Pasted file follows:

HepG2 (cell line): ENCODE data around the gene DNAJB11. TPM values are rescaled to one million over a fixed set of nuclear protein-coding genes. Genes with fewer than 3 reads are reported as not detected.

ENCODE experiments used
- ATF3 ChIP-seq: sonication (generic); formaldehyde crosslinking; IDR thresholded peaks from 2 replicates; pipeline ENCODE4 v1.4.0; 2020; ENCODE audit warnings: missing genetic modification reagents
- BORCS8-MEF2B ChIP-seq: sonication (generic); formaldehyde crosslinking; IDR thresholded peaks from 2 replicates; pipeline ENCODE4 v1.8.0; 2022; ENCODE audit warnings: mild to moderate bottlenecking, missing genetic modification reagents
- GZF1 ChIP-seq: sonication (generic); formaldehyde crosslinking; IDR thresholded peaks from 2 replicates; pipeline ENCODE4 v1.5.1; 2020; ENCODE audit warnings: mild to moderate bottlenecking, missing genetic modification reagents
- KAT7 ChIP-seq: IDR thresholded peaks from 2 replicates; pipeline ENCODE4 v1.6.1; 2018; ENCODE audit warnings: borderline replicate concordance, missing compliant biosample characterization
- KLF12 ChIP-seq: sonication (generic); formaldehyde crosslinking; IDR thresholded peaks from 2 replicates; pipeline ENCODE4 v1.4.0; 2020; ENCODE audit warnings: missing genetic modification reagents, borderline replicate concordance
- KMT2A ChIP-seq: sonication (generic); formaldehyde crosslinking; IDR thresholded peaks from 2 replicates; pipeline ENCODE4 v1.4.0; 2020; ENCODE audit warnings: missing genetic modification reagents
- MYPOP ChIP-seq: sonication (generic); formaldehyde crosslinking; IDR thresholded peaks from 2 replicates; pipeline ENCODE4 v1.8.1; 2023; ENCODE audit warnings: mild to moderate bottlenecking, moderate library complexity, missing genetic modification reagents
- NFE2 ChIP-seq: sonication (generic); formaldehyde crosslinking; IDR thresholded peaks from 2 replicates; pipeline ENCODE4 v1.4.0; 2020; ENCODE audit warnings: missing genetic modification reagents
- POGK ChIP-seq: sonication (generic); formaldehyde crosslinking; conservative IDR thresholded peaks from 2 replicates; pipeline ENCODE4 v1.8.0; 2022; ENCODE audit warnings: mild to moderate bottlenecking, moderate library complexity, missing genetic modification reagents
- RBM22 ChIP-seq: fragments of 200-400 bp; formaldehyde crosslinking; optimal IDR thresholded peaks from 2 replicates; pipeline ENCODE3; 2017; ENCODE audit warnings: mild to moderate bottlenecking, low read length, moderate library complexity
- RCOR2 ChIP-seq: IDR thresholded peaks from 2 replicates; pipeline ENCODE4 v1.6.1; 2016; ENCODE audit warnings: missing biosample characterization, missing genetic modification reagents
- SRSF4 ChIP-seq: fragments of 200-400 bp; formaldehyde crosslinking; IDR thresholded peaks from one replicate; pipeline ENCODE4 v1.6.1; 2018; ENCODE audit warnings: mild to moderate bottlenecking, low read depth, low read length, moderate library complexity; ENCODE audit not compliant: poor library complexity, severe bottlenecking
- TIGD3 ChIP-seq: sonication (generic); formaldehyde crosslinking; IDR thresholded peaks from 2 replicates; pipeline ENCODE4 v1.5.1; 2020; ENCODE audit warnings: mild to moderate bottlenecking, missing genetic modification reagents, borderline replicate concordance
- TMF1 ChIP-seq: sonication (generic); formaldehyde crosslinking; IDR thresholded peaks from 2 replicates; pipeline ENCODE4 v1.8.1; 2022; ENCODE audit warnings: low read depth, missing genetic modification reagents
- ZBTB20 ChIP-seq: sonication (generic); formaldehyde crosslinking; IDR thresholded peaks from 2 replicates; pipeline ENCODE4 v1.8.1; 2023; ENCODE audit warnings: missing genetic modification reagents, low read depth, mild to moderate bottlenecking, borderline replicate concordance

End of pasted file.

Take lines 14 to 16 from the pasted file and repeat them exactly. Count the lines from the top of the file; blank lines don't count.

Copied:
- SRSF4 ChIP-seq: fragments of 200-400 bp; formaldehyde crosslinking; IDR thresholded peaks from one replicate; pipeline ENCODE4 v1.6.1; 2018; ENCODE audit warnings: mild to moderate bottlenecking, low read depth, low read length, moderate library complexity; ENCODE audit not compliant: poor library complexity, severe bottlenecking
- TIGD3 ChIP-seq: sonication (generic); formaldehyde crosslinking; IDR thresholded peaks from 2 replicates; pipeline ENCODE4 v1.5.1; 2020; ENCODE audit warnings: mild to moderate bottlenecking, missing genetic modification reagents, borderline replicate concordance
- TMF1 ChIP-seq: sonication (generic); formaldehyde crosslinking; IDR thresholded peaks from 2 replicates; pipeline ENCODE4 v1.8.1; 2022; ENCODE audit warnings: low read depth, missing genetic modification reagents